Forza Horizon 4 - Five Underrated Cars
Forza Horizon 4 is such an incredibly customisable game that to say anything is underrated is purely subjective. Sure there’s some things we think could be better than the 20+ Chevrolet’s (I’m not sure I’ve ever seen 20 Chevrolet’s outside of an American car show) but each car can become something so great with a little TLC that nothing is underrated. Even the Peel P50 actually has a practical use in getting bonus boards in tight places.
But there are some that are truly underrated and a big part of that is the addition of the individual car skill trees. So often has it been easy to look at a car as a dirt racing car, or a track car and leave it as that. Now, however, there’s a added purpose to each car and it can completely mix up where a cars positives lie.
With that said, here are five cars I’ve found so far that I consider to be a bit underrated. With over 450 cars available before DLC, there’s a lot and this is by no means exhaustive. So if you have any of your own experiences and cars that you think I’ve missed, then feel free to leave them in the comments below.
Porsche 959 Rally Raid
OK, so this car was recently added and maybe it isn’t that underrated. But just hear me out here as it’s bloody amazing. An all rounder for the ages - That’s right, I said “all-rounder”. Of course the car most famous for the Paris Dakar rally will naturally lend itself to dirt and jumps. But because of this, this car is a skill munching machine in Forza Horizon 4.
The car is so well balanced as stock that you can sling this thing around anything with speed, with control and you can plan a good two checkpoints in advance, drop a gear (I use manual shift even on a controller and believe me it’s worth it) and start your turn to clip the inside. And that’s not just on dirt.
The skill tree for the car will give you the option of a ten use influence boost to Road Racing events and this car will not only dominate them but it will reimburse you with skill points like it’s going out of fashion. If you can get this car, do so and don’t just limit it to its dirty past.
This car suffers by not even being the second best sporty Hyundai in my approximation. I’m a Hyundai owner myself and while I have a rather nice i30, I dream of the day I can turn that into an i30 N.
While it’s not that, the Veloster has been a recent prestige Forza hot hatch for the last year or so, debuting as a car in general through Forza Motorsport 7 and deserves a look. It’s much more interesting than the standard Ford Focus you’re gifted at the start and if you’re still buying a Golf as a choice after four Horizon games then you aren’t adventurous enough.
Another car with an influence boost for road racing, it’s an easy car to max out a skill tree for and it’s fun to drive. It’s slightly heavy, which means you can play with the balance of the car as you turn or slide without having the rear end come back round. It gives you as a driver something to do, which many of the game’s hot hatches do not.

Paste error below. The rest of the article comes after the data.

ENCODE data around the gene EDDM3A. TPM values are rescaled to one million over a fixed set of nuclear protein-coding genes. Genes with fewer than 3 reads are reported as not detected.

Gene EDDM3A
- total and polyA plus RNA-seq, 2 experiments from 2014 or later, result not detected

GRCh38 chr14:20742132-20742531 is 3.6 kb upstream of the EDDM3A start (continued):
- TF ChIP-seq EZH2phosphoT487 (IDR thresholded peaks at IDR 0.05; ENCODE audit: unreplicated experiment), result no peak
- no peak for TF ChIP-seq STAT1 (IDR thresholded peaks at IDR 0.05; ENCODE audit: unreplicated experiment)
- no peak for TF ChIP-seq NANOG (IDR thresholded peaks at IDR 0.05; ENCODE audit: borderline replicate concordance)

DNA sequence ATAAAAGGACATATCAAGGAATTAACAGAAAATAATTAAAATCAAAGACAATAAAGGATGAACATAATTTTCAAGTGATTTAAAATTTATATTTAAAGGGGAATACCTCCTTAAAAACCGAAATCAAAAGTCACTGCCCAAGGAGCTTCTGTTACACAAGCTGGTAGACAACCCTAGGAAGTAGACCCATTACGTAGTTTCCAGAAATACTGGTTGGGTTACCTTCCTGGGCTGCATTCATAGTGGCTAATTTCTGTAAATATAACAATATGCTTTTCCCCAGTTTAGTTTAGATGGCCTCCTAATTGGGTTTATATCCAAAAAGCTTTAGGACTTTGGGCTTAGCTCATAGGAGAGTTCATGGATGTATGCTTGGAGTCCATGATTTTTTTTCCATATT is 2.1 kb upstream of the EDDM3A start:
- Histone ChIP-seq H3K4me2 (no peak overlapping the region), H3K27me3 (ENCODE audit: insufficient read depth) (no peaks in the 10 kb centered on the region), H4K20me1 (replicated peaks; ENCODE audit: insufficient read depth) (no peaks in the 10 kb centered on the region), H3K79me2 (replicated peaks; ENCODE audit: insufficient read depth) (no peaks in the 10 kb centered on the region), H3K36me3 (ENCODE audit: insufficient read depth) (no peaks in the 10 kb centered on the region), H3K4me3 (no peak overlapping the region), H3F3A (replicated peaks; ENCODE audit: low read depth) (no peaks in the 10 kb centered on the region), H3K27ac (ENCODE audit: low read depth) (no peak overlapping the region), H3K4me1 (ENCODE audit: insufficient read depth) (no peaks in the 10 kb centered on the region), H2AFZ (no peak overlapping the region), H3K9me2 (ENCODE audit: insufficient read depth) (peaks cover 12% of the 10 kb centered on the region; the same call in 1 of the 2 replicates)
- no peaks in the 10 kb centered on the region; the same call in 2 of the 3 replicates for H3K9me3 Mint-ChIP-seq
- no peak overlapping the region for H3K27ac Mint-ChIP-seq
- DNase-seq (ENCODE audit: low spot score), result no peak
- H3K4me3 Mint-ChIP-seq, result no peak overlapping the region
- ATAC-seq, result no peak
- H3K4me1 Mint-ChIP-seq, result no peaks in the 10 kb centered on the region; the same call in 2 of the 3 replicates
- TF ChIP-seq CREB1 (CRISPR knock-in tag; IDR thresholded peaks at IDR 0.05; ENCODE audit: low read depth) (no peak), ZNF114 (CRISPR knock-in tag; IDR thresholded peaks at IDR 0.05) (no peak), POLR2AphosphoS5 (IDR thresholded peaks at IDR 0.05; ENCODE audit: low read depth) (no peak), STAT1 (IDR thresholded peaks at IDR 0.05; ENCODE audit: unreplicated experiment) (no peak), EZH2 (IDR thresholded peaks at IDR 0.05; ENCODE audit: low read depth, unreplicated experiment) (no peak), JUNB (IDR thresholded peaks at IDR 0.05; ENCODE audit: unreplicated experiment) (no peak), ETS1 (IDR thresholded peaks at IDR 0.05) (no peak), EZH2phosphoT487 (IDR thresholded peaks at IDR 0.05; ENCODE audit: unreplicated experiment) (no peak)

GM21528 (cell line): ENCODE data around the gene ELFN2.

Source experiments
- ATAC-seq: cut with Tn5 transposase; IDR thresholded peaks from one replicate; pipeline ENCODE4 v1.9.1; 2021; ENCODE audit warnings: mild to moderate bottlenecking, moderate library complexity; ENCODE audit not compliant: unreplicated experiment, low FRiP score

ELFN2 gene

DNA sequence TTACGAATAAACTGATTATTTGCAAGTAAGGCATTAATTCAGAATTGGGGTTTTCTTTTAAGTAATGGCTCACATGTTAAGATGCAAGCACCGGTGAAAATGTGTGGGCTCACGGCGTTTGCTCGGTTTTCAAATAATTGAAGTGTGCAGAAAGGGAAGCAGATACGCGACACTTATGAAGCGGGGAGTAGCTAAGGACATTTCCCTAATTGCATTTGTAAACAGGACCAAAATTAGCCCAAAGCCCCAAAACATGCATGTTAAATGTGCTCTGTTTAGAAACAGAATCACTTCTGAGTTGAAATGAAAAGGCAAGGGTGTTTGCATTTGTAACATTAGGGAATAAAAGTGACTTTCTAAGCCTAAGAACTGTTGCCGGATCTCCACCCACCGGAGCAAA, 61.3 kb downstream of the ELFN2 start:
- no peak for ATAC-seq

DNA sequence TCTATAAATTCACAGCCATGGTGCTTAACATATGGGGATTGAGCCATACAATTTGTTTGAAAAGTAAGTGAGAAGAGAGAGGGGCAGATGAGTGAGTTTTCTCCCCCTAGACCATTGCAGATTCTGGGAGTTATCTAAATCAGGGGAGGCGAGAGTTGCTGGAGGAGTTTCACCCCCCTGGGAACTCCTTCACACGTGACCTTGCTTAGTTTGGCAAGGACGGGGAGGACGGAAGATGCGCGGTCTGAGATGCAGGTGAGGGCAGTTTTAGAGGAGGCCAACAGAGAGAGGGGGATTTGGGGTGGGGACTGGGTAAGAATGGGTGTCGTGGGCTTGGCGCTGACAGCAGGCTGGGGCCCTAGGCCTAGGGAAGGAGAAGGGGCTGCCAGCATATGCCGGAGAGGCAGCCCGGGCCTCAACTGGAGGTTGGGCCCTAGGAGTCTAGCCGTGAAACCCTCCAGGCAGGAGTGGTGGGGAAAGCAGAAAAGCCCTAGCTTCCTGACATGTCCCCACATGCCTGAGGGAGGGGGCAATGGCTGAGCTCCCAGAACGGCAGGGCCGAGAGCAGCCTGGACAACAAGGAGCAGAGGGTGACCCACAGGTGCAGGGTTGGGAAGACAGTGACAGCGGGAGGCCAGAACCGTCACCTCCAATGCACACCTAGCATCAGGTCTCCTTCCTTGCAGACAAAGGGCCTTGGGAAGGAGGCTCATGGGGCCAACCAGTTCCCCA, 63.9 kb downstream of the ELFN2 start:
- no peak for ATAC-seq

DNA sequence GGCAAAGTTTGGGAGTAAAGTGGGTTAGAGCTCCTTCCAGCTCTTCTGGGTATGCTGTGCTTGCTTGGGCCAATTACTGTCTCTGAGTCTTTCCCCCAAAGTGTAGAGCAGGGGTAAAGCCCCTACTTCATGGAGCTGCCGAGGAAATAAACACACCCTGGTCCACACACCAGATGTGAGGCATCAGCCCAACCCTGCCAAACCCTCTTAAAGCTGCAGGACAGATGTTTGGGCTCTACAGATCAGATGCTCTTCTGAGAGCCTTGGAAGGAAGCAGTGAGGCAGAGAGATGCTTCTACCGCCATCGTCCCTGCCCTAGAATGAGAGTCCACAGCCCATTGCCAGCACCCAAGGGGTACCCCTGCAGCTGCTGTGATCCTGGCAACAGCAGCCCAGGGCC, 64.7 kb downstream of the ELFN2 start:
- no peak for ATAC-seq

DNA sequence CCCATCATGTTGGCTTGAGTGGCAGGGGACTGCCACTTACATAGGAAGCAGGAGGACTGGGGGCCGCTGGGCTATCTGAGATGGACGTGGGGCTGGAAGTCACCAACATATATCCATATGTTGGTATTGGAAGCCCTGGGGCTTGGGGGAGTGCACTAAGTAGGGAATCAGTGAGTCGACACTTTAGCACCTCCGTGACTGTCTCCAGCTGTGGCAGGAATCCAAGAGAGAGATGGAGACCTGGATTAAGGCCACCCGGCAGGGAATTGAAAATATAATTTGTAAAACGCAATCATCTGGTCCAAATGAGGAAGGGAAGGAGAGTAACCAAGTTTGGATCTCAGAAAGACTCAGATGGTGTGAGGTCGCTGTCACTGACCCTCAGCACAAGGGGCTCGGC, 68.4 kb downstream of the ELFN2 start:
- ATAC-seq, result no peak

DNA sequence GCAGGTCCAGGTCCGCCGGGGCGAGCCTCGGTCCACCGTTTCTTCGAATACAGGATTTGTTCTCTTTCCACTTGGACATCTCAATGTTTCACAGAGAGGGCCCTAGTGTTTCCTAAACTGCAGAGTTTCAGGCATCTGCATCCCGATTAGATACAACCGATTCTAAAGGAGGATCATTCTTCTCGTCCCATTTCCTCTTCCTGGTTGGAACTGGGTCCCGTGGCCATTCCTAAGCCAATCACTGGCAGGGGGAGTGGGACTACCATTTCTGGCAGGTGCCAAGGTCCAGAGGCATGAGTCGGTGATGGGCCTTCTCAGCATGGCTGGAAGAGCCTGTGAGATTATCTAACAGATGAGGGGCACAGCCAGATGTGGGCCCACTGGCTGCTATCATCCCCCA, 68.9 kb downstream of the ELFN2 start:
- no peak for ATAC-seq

Acura NSX 2017
When you’re smashing your car up and down the coast road or the motorway in your pre-order McLaren Senna or early reward Aston Martin Vulcan, think to yourself “could I be doing this in another car?” You’ll find the obvious answer is yes.
While the NSX cars of old, from 1992 and 2005, are under the Honda banner, the most recent addition to the NSX line falls under the American luxury badge, but don’t let that fool you. This hybrid 7 speed beast is a wolf in sheep’s clothing.
It’s an S1 car as stock, which means it falls in with many of the Ferrari’s, McLaren’s and big GT-esque road cars. Style wise it keeps that classic NSX shape while also borrowing heavy from the front of a Lykan Hypersport, without going to far like the Lamborghini does. But the best thing is, because it isn’t as fast as those cars, is that you can smash it down the slightly twisty fast coastal road with a bit more easy without having to slow. It takes control and the skill tree takes more work but it’s worth it.
Honda S2000 CR
With the advent of the Formula Drift pack and the several customisable and tail happy cars without Hoonigan stickers all over them, this JDM classic (I say classic but the S2000 CR is only from 2008) might not get as much of a look in.
Much like other smaller cars in the game, it has an incredibly small skill tree and is positioned for Road Race bonuses. But all this and all the drift zones aside, this car is just an adorable punch in the fun centre of your sternum,
The naturally aspirated 2L engine sounds raspy and fun, like when you first hear your own motorbike derestricted. As you power down the road, you can see the spoiler flapping in the turbulence. It’s great. However it has big tires. The car will either try to correct your drift or grip too much and scrub all your speed and momentum so you might want to tinker with it.
McLaren 720S Coupe
Look, no one here is going to say “oh poor McLaren,” but hear me out. I actually passed one of these cars a few days ago as it pulled out on a roundabout, bullying the road with its pace to really throw everyone’s roundabout timing off. And if you’ve got this car, then you can do whatever you want.
Sure the McLaren Senna is going to get all the plaudits and front page and of course that’s deservedly so. But this car, a new car for 2018 is just very simple scary pace and breakneck steering. Even in the cockpit view, it’s so minimal. One dash screen which shows the refs, speed and gear in a thin strip. Everything about this is refind down to do just one thing - kick the crap out of your internal organs with g-force.
It isn’t the headline grabber this year but it certainly isn’t a slouch by any stretch. If you want those fast runs, those speed traps and long run-up jumps, this could be the car for you. Except in winter. I don’t think many hypercars really enjoyed the winter.